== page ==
It’s great to know who your Ideal Customer is (my Ideal Customer Profile Framework is constantly updated), but it’s much easier – and I say required – to first identify the types of customers that are a bad fit and the characteristics that make that so.
Like any good idea, though, there’s always some pushback… things like “but we’re a startup, we should take on any customer we can” or “how are we supposed to grow and evolve if we don’t stretch to work with bad-fit customers?”
I get it… and yes, there are times you should stretch, startup or not. But don’t try to convince yourself that you’re just “stretching” when you’re actually trying to justify signing bad-fit customers.
I always share the difference between bad-fit customers and stretch customers with my clients…
…and I’ll share this with you, too.
Bad Fit Customers
A customer should be considered a Bad Fit when you cannot deliver immediate value, nor can you – based on where you’re at today, your available resources, etc. – realistically deliver future value in the required timeframe for these customers.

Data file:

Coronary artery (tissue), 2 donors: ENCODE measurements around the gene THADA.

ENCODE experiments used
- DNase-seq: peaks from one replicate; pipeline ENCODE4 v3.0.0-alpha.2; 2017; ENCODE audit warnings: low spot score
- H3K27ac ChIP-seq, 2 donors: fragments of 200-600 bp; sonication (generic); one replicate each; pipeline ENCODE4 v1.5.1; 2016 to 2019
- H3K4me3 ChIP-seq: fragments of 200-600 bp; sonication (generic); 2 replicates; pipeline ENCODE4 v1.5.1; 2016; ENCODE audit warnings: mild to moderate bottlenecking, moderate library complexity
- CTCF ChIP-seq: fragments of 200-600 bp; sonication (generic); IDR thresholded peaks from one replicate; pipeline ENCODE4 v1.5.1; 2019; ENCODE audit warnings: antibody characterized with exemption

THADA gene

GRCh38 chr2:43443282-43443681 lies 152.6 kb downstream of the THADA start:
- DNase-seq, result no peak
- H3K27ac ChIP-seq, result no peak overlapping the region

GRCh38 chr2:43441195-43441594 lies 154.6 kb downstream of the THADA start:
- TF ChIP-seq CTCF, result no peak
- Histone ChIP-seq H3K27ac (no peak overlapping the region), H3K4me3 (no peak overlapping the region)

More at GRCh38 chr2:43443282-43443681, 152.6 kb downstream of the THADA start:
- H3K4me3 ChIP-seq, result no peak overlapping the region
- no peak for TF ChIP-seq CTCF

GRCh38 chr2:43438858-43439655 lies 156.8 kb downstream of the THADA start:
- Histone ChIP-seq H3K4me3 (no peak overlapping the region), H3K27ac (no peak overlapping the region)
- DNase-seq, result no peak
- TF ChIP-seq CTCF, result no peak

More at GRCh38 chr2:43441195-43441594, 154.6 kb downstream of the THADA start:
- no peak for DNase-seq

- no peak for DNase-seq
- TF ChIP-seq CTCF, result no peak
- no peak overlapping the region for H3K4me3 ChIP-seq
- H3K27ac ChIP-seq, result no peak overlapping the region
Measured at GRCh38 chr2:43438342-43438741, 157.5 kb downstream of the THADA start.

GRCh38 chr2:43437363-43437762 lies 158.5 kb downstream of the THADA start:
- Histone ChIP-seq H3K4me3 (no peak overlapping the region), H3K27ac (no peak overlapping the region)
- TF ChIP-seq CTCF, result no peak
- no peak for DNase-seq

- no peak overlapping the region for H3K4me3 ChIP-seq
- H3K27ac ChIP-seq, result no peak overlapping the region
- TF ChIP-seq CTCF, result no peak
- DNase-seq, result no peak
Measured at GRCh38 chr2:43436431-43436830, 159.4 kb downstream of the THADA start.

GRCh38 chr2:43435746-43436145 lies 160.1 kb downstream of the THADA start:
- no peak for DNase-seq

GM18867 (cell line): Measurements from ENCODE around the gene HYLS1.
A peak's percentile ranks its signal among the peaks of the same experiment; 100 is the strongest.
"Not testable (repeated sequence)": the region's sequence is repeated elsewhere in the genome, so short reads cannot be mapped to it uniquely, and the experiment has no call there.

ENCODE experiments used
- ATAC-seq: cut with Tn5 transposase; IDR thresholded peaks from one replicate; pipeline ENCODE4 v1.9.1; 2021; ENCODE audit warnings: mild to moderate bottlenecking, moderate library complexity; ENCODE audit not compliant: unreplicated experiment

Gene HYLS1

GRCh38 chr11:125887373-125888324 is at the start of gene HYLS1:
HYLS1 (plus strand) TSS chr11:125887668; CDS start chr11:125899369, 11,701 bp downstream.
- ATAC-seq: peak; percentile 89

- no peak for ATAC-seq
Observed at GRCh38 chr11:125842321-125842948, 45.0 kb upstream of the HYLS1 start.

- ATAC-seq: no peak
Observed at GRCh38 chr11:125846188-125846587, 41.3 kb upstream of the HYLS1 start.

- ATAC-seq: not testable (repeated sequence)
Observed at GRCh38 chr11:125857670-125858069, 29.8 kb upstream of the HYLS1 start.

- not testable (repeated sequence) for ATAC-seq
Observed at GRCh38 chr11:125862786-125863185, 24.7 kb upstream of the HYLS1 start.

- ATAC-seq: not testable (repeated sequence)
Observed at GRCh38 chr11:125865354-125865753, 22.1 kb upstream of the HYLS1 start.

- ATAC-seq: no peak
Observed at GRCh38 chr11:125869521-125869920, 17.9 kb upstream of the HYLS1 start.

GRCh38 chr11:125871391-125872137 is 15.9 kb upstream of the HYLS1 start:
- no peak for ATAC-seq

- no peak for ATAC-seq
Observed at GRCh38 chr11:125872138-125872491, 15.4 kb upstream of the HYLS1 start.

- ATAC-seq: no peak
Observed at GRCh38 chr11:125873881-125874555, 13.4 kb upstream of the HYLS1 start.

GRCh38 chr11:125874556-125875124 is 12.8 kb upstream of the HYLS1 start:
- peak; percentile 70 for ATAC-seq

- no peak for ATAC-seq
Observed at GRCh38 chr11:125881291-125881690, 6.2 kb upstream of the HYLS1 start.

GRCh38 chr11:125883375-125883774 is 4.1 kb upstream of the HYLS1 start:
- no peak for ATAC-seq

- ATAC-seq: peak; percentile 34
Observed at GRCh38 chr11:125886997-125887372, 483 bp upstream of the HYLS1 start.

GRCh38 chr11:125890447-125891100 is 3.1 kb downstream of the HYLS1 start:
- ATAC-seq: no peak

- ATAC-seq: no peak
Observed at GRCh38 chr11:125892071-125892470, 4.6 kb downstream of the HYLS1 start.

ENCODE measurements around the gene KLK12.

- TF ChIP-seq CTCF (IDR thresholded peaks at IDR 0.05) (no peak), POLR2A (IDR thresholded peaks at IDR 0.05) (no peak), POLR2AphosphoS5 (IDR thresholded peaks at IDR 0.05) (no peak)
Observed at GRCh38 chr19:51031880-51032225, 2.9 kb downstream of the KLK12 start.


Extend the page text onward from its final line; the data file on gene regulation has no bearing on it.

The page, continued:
You should avoid doing business with these customers; it’s not worth all of the problems that’ll come up when you sign a customer that has zero Success Potential.
In the spirit of Customer Success, it’s better to pass on these customers for now and be able to go back to them later – when they’re a potentially good fit – than to sign, churn, and burn them today.
A customer should be considered a Stretch when you can definitely deliver initial value, and – though you’ll have to hustle (again, based on where you’re at today, your resources, etc.) – you believe you can honestly deliver the required future value in a timeframe that works for the customer.
That said, you have to be sure that this “future value” is worth delivering; meaning it’s (hopefully) valuable to more than just this one customer.
It’s often worth taking the chance with Stretch customers – assuming you’re honest about your ability to deliver that future value to them – but I always suggest that you get very clear on what the “stretch” part is, why it’s worth it, and how stretching for that customer will help you make other customers successful, too.
This last part is a good sanity-check against any potential one-off “stretches” that end up being a distraction.
You should revisit the profiles for these types of customers frequently as your business and product continue to evolve.
A bad fit customer today may not be in 6 months.
And a stretch customer today may be your ideal customer tomorrow.